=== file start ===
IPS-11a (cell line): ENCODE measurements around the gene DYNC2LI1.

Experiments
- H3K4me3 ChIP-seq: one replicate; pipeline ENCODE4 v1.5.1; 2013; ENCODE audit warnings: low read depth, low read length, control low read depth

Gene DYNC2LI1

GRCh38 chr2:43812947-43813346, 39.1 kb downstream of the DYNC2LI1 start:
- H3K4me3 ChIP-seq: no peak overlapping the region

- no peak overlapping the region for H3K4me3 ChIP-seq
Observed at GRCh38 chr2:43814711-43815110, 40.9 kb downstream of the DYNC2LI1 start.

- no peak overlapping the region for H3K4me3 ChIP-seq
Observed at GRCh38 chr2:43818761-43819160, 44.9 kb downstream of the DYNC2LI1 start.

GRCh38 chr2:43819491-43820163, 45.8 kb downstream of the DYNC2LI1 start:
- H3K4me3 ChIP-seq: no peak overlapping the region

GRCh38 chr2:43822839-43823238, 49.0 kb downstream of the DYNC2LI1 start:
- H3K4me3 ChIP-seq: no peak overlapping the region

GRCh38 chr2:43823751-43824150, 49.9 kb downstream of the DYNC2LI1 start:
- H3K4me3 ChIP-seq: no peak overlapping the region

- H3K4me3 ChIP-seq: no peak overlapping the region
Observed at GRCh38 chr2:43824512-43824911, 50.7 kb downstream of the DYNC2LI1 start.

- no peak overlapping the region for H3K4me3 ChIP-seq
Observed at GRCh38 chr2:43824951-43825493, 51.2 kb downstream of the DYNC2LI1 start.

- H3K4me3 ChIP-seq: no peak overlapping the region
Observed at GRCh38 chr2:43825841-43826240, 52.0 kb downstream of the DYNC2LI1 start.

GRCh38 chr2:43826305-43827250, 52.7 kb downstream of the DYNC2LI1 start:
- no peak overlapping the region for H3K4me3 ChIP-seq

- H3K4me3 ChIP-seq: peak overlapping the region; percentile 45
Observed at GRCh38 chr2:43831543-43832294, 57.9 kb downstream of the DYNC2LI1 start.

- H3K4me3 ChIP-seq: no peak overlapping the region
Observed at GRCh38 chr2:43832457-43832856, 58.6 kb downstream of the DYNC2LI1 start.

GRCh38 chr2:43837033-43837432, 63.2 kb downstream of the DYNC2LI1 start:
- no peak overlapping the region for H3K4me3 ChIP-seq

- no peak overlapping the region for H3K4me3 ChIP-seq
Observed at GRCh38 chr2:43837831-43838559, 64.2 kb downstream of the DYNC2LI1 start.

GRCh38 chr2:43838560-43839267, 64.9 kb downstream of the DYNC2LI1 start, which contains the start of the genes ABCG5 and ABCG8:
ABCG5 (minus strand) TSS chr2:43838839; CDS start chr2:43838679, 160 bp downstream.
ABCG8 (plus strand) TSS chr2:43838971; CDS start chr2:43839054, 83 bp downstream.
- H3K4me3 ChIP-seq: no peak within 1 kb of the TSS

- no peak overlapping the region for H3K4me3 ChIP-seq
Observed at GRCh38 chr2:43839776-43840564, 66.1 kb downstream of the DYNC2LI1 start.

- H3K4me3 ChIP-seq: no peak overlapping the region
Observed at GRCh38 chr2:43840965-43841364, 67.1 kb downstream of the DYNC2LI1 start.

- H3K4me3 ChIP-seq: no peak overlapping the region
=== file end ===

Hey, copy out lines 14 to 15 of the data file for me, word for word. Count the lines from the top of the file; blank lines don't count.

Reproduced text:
- H3K4me3 ChIP-seq: no peak overlapping the region

GRCh38 chr2:43823751-43824150, 49.9 kb downstream of the DYNC2LI1 start: